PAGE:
CRISPR – Changing DNA

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A book review of CRISPR: A Powerful Way to Change DNA by Yolanda Ridge

A book review of CRISPR: A Powerful Way to Change DNA by Yolanda Ridge

Stars: *****

Annick Press (2020)
Children’s Nonfiction/DNA
116 pages

Disclosure: I received a copy of this book in exchange for an honest review. This post contains affiliate links.

Summary: CRISPR stands for clustered regularly interspaced short palindromic repeats. If it sounds complicated, it is—but it’s also one of the most powerful ways we can shape the future. And it’s poised to completely upend the way we think about science. Author Yolanda Ridge tackles this topic in a friendly and accessible tone, with two introductory chapters covering the basics of DNA and genetic modification before taking readers through the ways that this ground-breaking science could affect them by potentially: eliminating diseases like malaria and cancer, improving the stability of our food supply, and helping to manage conservation efforts for threatened animals and environments.

CRISPR: A Powerful Way to Change DNA

I had never heard of CRISPR and didn’t know much about gene editing before this book. I’ve always wanted to know more about genetic modification and other ways to change DNA and I LOVE reading children’s nonfiction to learn new things.

This was the perfect introduction to DNA modification and editing. It explained complex topics in mostly easy to understand language. Some may find it complicated still as it is a complex topic. I can’t say I fully understand it myself, but I have the basic idea.

What is CRISPR? Huh?

CRISPR has to do with a way to use repeating DNA sequences and CRISPR-associated proteins (cas proteins) to unwind the DNA and cut sections out or glue new sections in. That’s a very simplified version mind you. You’ll have to read the book to get it more.

DNA First

The book starts off by explaining what DNA is and how it works. This of course includes an explanation of the sex chromosomes too so a child reading this book should at least understand that a baby is made from the mother’s egg and the fathers sperm and gets genes from both of them. The book does not discuss what sex is or anything like that.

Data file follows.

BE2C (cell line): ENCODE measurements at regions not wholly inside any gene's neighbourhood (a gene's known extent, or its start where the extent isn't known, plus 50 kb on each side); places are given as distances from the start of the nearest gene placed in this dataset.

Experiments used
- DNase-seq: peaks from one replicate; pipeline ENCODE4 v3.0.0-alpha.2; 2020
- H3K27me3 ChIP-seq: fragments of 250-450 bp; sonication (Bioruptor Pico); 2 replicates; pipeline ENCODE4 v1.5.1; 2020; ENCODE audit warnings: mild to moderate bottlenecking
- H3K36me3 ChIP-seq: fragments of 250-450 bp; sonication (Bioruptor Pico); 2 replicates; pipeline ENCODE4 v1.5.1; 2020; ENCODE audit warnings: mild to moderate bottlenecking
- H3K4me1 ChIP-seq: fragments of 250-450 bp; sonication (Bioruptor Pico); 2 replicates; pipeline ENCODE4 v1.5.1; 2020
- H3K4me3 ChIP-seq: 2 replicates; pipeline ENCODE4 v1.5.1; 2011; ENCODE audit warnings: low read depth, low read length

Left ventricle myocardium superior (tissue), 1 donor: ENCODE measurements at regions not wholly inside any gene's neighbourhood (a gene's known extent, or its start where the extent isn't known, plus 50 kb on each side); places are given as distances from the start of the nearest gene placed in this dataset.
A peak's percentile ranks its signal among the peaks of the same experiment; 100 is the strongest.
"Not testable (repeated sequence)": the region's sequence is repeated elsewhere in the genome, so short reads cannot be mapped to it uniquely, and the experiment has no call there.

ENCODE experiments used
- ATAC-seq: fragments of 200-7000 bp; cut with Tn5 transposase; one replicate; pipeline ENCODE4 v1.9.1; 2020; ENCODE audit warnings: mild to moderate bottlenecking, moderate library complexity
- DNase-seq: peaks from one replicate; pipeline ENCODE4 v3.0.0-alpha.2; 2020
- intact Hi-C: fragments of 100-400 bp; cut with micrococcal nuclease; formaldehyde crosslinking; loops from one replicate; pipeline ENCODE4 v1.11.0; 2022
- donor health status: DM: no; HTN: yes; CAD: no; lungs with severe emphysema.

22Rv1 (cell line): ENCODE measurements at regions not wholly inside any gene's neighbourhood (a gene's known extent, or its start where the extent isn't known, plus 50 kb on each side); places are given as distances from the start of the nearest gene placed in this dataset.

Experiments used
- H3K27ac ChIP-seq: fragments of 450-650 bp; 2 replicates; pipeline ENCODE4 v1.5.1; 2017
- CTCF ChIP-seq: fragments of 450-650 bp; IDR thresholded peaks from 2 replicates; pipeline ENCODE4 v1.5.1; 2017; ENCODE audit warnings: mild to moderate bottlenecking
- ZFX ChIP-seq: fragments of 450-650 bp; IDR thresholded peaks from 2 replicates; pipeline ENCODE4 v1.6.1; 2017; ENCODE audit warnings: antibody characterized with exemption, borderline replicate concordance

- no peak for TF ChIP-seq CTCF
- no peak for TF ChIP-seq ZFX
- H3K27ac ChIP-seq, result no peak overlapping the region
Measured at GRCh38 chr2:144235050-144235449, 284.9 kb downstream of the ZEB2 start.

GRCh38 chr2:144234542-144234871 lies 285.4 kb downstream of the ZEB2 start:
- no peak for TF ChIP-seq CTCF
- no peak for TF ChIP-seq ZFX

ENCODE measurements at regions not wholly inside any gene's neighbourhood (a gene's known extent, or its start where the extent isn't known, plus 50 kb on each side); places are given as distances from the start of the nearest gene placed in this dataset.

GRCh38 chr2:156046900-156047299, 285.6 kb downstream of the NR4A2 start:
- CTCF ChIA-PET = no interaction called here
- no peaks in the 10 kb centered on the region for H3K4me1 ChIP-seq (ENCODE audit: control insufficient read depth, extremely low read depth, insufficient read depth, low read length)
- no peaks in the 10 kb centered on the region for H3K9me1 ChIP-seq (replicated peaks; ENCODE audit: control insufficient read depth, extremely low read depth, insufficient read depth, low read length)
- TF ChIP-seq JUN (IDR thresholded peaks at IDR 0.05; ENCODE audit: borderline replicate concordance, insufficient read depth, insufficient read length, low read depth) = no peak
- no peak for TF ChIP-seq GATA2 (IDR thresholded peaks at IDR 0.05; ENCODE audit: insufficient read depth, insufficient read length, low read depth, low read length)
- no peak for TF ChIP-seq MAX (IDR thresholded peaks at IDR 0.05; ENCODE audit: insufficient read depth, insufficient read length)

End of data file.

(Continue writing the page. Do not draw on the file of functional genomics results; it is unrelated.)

Age Recommendations

The book is recommend for ages 14 and up and I’d mostly agree because the topic is complicated. If your child is a strong reader and understands complex issues and knows how babies are made, than they should be fine, even if they aren’t 14.

The Rest of the Book

The next section explains the history of genetic engineering from the 1700s to 2012. CRISPR is explained with LOTS of illustrations. The difference between genetic engineering BEFORE CRISPR and what we can do now is explained. The other chapters cover all the possibilities we could accomplish using CRISPR techniques. The STOP, YIELD and GO sections help explain why and when we can or would be able to actually use CRISPR in these ways.

For example when they talk about using these techniques as a treatment for sickle cell anemia:

  • Yield talks about how scientists have successfully edited the gene in mice but we need to consider that an accident in the process could make things worse (like cause cancer).
  • Stop talks about it would be easier on patients with the disease if it was edited out of them while they are still an embryo. However editing genes in embryos is controversial. Many might not have a problem with editing out a disease but who decides what is a disease and what is a difference?
  • Go talks about how if we figure out how to use CRISPR for sickle cell anemia, we might be able to use it for other genetic conditions such as Duchenne Muscular Dystrophy, Huntington’s Disease or Cystic Fibrosis.

Overall, another amazing book by my favourite children’s publisher, Annick Press.

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About Kathleen

I've been a nonfiction lover for as long as I can remember. I love children's nonfiction as well and love to share my knowledge and the books I gained them from, with the world. I wish more people would give nonfiction a chance.

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